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Speak Up!

Since time immemorial, Indigenous people have connected to the land; an inspirational source for music. Traditional songs have come about from dreams, ceremonies, listening to nature, prayer and life experiences.

For many nations music is believed to be sacred, primarily for its purpose; songs  are gifts for celebration, to honour, to ultimately connect to spirit. In spite of failed colonial attempts (i.e. residential schools) to silence Indigenous voices, traditional music is thriving  today. Contemporary artists have also adopted many musical styles to speak up  against injustices, dispossession, and have used music as a form of resistance. Many  artists have also shared unique cultural histories, perspectives and  languages. In doing so, Indigenous artists have fostered dialogues and understanding which have and continue to  radically shift  the Canadian paradigm  of whom First Nation, Métis and Inuit  people are. With support from TD, Speak  Up! will showcase an annual selection of First Nation, Métis and Inuit artists from across Canada who have left their mark on culture through music.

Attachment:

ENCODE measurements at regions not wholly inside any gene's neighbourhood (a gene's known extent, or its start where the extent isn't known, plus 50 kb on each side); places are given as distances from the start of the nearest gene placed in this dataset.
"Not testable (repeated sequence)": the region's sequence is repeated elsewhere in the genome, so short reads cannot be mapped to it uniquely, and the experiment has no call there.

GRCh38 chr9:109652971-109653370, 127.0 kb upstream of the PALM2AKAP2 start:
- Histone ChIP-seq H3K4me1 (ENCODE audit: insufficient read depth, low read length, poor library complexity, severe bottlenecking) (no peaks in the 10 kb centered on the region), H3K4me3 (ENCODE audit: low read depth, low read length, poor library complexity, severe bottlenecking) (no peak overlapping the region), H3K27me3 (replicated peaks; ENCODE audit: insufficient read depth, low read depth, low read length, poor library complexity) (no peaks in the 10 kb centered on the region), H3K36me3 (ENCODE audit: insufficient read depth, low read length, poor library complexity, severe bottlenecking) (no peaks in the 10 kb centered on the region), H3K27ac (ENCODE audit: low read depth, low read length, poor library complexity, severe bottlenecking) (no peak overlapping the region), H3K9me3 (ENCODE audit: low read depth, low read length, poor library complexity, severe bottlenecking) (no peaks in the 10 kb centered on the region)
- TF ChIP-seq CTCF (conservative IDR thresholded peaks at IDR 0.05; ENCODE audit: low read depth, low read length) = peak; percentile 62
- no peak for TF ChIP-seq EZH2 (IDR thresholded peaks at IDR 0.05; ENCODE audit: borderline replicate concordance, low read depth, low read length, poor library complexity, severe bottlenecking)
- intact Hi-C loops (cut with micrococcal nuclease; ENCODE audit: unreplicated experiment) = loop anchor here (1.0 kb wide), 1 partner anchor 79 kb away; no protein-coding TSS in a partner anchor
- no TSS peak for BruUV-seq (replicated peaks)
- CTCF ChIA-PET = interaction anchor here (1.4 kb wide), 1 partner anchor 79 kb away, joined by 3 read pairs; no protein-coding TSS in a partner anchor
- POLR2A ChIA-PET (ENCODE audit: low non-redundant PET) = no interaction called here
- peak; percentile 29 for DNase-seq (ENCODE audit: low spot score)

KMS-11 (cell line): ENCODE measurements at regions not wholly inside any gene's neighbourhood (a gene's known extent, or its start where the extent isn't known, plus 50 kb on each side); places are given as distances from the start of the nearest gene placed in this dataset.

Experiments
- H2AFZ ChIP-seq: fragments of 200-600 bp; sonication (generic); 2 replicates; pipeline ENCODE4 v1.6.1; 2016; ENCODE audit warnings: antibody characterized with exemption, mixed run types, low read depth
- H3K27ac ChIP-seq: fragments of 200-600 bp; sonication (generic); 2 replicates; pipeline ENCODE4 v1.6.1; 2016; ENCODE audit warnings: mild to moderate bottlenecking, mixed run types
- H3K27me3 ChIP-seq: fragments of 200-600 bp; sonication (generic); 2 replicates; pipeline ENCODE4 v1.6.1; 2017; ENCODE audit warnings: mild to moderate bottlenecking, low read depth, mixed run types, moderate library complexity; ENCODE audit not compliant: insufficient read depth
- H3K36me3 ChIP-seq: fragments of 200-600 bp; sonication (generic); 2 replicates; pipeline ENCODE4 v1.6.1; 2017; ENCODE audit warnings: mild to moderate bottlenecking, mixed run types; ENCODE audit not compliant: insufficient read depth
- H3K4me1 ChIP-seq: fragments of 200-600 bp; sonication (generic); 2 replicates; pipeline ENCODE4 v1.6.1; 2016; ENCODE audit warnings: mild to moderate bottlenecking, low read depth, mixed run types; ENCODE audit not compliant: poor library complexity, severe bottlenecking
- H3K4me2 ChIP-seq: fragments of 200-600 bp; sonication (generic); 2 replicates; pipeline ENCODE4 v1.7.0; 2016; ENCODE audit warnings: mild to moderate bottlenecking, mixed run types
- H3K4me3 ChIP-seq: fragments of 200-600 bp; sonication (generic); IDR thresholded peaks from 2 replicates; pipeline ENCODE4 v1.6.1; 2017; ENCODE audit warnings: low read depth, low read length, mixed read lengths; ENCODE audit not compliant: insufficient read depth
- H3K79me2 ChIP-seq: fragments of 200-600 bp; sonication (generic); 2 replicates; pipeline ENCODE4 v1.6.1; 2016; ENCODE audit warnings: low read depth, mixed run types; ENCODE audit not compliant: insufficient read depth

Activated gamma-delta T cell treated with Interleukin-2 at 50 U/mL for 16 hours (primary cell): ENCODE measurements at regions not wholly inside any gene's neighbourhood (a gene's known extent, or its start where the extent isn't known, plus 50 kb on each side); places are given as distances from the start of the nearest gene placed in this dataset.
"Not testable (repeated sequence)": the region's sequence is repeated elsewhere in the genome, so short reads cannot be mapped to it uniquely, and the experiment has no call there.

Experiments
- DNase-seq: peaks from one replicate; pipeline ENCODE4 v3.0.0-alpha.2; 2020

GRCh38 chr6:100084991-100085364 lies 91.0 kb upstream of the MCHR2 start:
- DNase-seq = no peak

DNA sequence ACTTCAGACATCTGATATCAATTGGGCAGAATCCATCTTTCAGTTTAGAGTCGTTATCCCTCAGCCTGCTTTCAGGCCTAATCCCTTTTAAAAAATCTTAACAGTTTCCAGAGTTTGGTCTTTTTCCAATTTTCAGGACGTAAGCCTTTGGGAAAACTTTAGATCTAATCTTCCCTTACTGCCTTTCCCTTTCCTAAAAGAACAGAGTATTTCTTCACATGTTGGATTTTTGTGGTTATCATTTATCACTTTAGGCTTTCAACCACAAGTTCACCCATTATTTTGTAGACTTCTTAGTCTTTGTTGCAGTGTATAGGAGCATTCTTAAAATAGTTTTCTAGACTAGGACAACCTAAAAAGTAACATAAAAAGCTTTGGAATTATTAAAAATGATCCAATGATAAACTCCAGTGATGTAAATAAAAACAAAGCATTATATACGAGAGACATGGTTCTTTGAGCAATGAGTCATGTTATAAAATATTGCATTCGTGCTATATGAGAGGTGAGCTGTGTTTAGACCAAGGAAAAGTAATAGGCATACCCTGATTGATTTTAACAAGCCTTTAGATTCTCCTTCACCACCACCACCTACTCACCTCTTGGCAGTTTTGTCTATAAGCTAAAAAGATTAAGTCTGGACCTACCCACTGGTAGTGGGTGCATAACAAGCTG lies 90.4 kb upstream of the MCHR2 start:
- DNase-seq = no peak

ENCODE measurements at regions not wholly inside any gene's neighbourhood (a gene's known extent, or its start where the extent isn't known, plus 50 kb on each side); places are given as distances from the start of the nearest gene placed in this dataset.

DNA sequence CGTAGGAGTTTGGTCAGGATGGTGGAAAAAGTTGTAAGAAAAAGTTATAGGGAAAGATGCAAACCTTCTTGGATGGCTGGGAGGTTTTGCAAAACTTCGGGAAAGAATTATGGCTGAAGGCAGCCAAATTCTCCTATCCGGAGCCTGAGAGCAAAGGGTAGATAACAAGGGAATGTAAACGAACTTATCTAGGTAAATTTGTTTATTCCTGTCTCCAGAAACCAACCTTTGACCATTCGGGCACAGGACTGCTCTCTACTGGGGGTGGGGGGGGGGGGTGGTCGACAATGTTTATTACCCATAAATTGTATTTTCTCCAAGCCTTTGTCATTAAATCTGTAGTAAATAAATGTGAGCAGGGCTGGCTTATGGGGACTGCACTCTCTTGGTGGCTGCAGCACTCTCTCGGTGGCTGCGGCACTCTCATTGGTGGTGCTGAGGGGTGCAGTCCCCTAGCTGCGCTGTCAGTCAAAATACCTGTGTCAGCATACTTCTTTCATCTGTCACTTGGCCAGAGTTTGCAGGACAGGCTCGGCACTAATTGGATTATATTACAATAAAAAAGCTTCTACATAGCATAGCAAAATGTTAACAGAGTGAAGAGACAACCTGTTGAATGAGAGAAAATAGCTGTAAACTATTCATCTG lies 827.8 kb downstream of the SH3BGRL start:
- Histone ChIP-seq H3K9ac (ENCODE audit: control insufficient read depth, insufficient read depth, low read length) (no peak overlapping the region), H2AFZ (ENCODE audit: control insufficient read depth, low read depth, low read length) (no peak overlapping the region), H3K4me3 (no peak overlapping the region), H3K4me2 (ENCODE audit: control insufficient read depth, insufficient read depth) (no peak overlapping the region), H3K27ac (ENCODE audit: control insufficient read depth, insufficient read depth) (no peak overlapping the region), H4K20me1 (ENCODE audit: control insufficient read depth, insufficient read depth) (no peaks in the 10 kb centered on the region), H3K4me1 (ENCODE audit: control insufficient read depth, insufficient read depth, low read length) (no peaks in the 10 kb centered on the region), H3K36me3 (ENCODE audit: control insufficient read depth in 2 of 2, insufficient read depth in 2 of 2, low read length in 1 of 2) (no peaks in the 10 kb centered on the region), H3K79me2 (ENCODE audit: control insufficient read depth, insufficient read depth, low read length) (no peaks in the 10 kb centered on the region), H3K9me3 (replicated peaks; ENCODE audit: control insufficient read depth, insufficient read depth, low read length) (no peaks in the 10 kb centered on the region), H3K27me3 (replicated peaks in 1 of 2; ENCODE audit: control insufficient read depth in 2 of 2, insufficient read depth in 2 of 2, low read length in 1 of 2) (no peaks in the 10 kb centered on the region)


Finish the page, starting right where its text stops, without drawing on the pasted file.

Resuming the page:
Curator's Introduction

Click here for a text transcription.

Speak Up! is curated by David McLeod (member of the Pine Creek First Nation, MB), Indigenous programming consultant.



“If I don’t use my voice, someone else will try to speak for me. Music is the language I used to break my silence, and to connect with others who feel that fight bursting in their hearts.”

— iskwē 

“Music is connected to the land it originates from. For what would two people be from different lands if not for music? All music speaks the same language to one’s heart.”

— Steve Wood, Northern Cree


Thank You

With great appreciation
Artists and artist management for their contributions to the exhibition
National Music Centre Indigenous Programming Advisory Committee (more info)

Design and Development
Curated by David McLeod
Design by Tim Neal (The Engagement Party) and Chris Pecora

With support from